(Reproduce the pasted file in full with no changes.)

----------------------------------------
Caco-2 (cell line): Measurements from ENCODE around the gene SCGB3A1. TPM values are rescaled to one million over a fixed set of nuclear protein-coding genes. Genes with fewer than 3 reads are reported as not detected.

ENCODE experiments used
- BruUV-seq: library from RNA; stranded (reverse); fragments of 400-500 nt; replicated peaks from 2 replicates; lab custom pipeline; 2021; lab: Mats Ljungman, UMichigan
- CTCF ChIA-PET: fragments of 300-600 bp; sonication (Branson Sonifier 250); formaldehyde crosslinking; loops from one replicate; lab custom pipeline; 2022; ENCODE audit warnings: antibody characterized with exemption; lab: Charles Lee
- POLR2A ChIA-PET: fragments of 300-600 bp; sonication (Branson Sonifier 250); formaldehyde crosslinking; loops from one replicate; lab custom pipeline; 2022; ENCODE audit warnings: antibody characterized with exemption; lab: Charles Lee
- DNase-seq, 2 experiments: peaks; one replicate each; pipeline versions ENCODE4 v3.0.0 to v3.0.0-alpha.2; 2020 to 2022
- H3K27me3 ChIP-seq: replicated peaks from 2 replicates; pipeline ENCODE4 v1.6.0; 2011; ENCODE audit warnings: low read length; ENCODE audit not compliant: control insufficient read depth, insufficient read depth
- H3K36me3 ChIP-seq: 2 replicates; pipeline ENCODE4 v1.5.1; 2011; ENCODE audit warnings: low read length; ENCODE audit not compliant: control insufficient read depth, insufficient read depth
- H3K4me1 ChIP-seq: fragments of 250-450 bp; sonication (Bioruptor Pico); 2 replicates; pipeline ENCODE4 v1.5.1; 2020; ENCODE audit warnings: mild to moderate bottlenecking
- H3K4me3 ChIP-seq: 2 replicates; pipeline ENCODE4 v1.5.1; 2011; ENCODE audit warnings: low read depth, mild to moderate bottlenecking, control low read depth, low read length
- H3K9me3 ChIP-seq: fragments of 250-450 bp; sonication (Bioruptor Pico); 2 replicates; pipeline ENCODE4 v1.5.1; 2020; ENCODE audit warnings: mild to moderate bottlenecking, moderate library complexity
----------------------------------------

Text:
Caco-2 (cell line): Measurements from ENCODE around the gene SCGB3A1. TPM values are rescaled to one million over a fixed set of nuclear protein-coding genes. Genes with fewer than 3 reads are reported as not detected.

ENCODE experiments used
- BruUV-seq: library from RNA; stranded (reverse); fragments of 400-500 nt; replicated peaks from 2 replicates; lab custom pipeline; 2021; lab: Mats Ljungman, UMichigan
- CTCF ChIA-PET: fragments of 300-600 bp; sonication (Branson Sonifier 250); formaldehyde crosslinking; loops from one replicate; lab custom pipeline; 2022; ENCODE audit warnings: antibody characterized with exemption; lab: Charles Lee
- POLR2A ChIA-PET: fragments of 300-600 bp; sonication (Branson Sonifier 250); formaldehyde crosslinking; loops from one replicate; lab custom pipeline; 2022; ENCODE audit warnings: antibody characterized with exemption; lab: Charles Lee
- DNase-seq, 2 experiments: peaks; one replicate each; pipeline versions ENCODE4 v3.0.0 to v3.0.0-alpha.2; 2020 to 2022
- H3K27me3 ChIP-seq: replicated peaks from 2 replicates; pipeline ENCODE4 v1.6.0; 2011; ENCODE audit warnings: low read length; ENCODE audit not compliant: control insufficient read depth, insufficient read depth
- H3K36me3 ChIP-seq: 2 replicates; pipeline ENCODE4 v1.5.1; 2011; ENCODE audit warnings: low read length; ENCODE audit not compliant: control insufficient read depth, insufficient read depth
- H3K4me1 ChIP-seq: fragments of 250-450 bp; sonication (Bioruptor Pico); 2 replicates; pipeline ENCODE4 v1.5.1; 2020; ENCODE audit warnings: mild to moderate bottlenecking
- H3K4me3 ChIP-seq: 2 replicates; pipeline ENCODE4 v1.5.1; 2011; ENCODE audit warnings: low read depth, mild to moderate bottlenecking, control low read depth, low read length
- H3K9me3 ChIP-seq: fragments of 250-450 bp; sonication (Bioruptor Pico); 2 replicates; pipeline ENCODE4 v1.5.1; 2020; ENCODE audit warnings: mild to moderate bottlenecking, moderate library complexity